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Space
China accelerates its space strategy
China accelerates its space strategy

| Editorial Staff | Source : Air&Cosmos 336 mots

China accelerates its space strategy

In less than six years, China would have become the world's second largest space power in terms of government satellites.

300 satellites

According to a recent report by CASTC (China Aerospace Science and Technology Corporation), the Chinese government had more than 300 government satellites in service by 2020. Among them are navigation satellites in the Beidou constellation, remote sensing satellites for weather and maritime surveillance, and communication satellites. The total number of users of China's direct-to-home satellite broadcasting services has exceeded 145 million people. As a further step, it has begun the commissioning of its broadband communication system with the launch of the APSTAR-6D telecommunications satellite in July 2020. Above all, it is on track to catch up with the United States in all segments of military satellites (Optical Reconnaissance/SAR/Sigint, oceanic surveillance, orbital surveillance, early warning, strategic communication, navigation, ASAT ...).

 

Political will

Present at the Chang'e 5 lunar mission exhibition on February 23, 2021, leader Xi Jinping recalled the importance of space exploration for China. He then called for the acceleration of space work by promising a full mobilization of resources. The recognition of China as a leading space power being one of the priorities of the Chinese government.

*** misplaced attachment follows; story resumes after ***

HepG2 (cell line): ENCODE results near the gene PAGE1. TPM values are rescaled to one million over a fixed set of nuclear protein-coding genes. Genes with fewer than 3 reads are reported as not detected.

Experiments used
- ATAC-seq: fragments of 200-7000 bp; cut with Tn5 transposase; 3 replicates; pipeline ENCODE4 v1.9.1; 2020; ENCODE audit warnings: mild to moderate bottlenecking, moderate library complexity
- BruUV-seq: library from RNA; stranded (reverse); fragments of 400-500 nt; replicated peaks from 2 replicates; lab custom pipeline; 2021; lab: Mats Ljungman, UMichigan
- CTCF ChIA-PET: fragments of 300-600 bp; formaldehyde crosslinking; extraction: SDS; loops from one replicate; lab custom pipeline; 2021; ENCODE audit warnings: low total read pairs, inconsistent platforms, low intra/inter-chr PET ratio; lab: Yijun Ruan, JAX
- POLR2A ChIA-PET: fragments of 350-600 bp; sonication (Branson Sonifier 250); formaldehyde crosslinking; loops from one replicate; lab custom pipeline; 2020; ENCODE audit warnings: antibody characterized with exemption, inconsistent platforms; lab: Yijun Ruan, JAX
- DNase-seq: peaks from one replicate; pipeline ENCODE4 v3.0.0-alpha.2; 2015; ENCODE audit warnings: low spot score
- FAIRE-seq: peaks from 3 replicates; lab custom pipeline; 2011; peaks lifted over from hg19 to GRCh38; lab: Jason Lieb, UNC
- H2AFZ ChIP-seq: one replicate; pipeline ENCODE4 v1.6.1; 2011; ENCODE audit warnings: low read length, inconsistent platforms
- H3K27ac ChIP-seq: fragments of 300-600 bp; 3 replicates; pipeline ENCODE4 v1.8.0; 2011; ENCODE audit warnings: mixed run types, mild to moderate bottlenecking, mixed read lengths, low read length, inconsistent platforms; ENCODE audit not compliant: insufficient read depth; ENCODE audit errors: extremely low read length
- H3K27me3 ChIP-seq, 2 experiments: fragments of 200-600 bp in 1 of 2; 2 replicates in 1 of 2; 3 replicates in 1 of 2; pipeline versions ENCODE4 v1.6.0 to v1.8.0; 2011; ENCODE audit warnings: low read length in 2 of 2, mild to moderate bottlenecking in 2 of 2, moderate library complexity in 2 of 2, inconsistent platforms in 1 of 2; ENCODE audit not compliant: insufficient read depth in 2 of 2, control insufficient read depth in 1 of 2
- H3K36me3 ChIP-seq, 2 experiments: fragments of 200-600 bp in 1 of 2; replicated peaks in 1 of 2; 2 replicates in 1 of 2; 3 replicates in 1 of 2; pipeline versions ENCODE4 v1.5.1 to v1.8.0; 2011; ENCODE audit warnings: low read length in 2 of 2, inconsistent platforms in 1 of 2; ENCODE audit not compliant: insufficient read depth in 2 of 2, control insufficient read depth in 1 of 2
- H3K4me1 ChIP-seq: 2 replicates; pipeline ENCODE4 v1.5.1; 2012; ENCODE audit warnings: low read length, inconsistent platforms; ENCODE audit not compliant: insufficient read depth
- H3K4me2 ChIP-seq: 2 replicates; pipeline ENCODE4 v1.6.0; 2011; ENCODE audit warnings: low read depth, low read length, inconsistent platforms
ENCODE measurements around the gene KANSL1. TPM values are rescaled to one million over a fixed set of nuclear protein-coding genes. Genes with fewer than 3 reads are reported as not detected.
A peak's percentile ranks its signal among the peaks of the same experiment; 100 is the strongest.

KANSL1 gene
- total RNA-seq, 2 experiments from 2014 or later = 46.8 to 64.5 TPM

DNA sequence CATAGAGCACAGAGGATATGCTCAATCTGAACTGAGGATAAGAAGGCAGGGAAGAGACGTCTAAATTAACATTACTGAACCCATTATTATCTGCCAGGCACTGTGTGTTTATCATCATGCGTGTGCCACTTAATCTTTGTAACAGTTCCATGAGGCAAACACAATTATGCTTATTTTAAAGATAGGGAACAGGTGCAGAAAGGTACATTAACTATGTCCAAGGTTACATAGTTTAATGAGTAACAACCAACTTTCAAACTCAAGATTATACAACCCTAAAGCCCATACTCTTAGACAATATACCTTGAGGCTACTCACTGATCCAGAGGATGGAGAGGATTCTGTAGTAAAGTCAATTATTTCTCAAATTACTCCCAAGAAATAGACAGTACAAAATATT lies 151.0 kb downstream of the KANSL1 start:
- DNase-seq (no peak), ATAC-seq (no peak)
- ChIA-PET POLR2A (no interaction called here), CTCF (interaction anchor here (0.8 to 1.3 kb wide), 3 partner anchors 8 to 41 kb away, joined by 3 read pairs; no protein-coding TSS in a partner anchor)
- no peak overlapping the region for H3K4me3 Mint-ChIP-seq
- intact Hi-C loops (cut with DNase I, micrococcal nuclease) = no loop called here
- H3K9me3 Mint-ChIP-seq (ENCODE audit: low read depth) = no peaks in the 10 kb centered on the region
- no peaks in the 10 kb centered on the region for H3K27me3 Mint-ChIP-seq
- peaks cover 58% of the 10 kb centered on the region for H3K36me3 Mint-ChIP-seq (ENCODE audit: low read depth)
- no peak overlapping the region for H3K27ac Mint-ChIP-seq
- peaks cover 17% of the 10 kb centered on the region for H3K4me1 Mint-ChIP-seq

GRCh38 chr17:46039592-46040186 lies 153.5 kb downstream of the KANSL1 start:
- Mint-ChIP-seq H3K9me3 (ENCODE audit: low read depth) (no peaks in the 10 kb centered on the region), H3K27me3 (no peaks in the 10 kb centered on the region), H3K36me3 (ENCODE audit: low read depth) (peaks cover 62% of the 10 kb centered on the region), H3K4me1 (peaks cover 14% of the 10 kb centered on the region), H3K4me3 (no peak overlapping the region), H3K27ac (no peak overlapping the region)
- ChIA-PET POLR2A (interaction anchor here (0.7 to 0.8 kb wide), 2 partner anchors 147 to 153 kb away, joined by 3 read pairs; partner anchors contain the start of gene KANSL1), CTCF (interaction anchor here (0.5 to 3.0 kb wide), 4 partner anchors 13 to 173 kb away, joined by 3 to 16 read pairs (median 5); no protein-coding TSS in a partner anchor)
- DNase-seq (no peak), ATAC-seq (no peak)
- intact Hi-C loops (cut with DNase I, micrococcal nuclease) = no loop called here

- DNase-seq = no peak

Space ambitions

China is therefore continuing its progress in space, with the ambition of a lunar landing on the Moon by 2030. The mission to Mars, called Tianwen, which is a few days away from its launch into orbit around the red planet, combines an orbiter, a lander and a rover in a single unit. In addition, it aims to build a space station and launch a probe to the Red Planet. Its BeiDou program is now complete with the launch of the last satellite in the constellation last year. Chinese researchers are now focusing their efforts on the creation of a "heavy lift" rocket that should be ready by 2028 and will be used for China's first interplanetary mission. In addition, the Long-March 5B rocket has just completed its first ground tests with a 520-second thrust. It will have the heavy task of transporting the modules for China's future space station.

 

 

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